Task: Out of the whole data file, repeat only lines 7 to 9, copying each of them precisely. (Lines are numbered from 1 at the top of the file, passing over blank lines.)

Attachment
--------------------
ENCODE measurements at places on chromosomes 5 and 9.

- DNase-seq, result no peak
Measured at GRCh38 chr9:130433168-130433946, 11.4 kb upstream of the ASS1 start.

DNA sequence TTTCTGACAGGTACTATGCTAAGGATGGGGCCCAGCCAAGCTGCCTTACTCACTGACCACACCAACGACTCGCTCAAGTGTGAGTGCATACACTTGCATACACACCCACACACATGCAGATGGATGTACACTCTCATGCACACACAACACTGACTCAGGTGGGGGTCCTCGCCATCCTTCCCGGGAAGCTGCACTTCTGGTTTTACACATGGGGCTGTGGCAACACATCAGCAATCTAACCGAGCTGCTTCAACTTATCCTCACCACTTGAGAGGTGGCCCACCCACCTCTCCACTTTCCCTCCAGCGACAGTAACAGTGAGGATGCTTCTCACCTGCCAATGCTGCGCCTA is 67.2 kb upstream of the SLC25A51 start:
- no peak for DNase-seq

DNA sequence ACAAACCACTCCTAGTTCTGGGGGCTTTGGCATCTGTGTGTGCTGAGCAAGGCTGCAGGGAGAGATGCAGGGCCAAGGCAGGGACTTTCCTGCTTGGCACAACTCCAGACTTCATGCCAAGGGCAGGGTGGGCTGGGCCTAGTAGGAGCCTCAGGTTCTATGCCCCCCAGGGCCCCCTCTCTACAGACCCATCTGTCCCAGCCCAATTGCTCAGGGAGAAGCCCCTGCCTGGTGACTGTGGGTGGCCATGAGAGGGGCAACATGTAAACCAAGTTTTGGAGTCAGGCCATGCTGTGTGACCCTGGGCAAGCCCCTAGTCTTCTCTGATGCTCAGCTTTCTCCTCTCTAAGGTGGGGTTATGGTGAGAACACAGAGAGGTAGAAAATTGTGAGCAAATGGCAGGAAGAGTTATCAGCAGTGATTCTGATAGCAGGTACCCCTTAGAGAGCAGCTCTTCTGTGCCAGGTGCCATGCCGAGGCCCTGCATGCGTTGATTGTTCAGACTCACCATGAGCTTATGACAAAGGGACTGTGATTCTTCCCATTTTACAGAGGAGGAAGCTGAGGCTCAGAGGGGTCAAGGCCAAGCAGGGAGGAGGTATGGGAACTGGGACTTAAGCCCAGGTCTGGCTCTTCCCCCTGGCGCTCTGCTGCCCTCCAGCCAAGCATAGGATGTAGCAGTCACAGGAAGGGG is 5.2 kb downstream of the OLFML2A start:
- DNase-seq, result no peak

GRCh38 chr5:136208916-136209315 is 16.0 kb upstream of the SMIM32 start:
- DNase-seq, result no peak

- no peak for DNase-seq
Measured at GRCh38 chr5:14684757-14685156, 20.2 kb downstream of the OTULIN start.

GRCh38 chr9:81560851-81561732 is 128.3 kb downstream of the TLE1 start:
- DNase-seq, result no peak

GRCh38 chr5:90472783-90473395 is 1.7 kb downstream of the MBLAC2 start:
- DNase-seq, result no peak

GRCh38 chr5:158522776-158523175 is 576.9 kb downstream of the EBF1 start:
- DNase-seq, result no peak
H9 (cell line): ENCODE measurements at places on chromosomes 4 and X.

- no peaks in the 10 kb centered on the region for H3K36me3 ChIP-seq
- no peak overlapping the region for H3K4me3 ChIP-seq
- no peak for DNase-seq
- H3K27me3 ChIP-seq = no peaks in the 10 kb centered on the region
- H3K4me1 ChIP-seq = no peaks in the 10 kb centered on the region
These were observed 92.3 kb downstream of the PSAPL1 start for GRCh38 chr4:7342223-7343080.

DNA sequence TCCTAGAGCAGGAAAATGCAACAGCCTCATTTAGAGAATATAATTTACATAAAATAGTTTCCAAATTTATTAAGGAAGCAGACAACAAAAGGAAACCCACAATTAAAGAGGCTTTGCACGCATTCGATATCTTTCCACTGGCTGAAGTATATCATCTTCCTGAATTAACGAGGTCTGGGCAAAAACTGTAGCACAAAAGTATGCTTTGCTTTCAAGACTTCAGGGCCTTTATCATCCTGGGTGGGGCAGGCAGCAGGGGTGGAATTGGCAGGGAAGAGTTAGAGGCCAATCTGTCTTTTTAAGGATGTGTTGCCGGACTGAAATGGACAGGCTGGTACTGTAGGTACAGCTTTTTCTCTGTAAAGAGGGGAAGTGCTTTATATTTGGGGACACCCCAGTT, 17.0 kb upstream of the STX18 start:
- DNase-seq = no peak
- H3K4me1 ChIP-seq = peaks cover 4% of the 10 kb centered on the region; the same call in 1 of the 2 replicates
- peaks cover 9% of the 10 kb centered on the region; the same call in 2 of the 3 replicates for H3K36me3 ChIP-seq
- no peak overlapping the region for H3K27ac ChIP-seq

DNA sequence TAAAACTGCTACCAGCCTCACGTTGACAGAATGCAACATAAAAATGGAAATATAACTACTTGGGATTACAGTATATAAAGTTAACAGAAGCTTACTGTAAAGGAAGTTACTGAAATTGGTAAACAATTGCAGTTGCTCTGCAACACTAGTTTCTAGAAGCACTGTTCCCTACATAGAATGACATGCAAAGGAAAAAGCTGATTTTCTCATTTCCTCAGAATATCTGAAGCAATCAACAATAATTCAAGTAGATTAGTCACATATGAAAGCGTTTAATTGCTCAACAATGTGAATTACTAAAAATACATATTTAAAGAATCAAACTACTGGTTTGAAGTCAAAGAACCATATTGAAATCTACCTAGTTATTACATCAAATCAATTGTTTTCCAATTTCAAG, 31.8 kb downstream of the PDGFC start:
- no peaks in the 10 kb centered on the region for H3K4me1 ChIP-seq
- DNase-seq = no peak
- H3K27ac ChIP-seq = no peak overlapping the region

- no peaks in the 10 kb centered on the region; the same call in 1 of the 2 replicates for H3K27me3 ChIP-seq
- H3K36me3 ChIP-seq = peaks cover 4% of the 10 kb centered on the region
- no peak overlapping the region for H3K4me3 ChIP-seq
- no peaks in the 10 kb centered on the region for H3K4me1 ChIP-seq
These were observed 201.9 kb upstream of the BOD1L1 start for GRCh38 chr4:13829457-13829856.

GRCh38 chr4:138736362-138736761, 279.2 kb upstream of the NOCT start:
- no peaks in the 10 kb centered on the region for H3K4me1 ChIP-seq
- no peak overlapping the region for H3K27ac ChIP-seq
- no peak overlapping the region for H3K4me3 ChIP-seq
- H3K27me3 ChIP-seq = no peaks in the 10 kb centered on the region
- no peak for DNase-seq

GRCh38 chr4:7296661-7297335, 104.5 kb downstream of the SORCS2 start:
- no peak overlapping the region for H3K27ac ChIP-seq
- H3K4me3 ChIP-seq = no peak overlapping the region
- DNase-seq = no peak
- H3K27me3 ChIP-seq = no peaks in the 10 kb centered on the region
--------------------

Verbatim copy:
- DNase-seq, result no peak

GRCh38 chr5:136208916-136209315 is 16.0 kb upstream of the SMIM32 start:
- DNase-seq, result no peak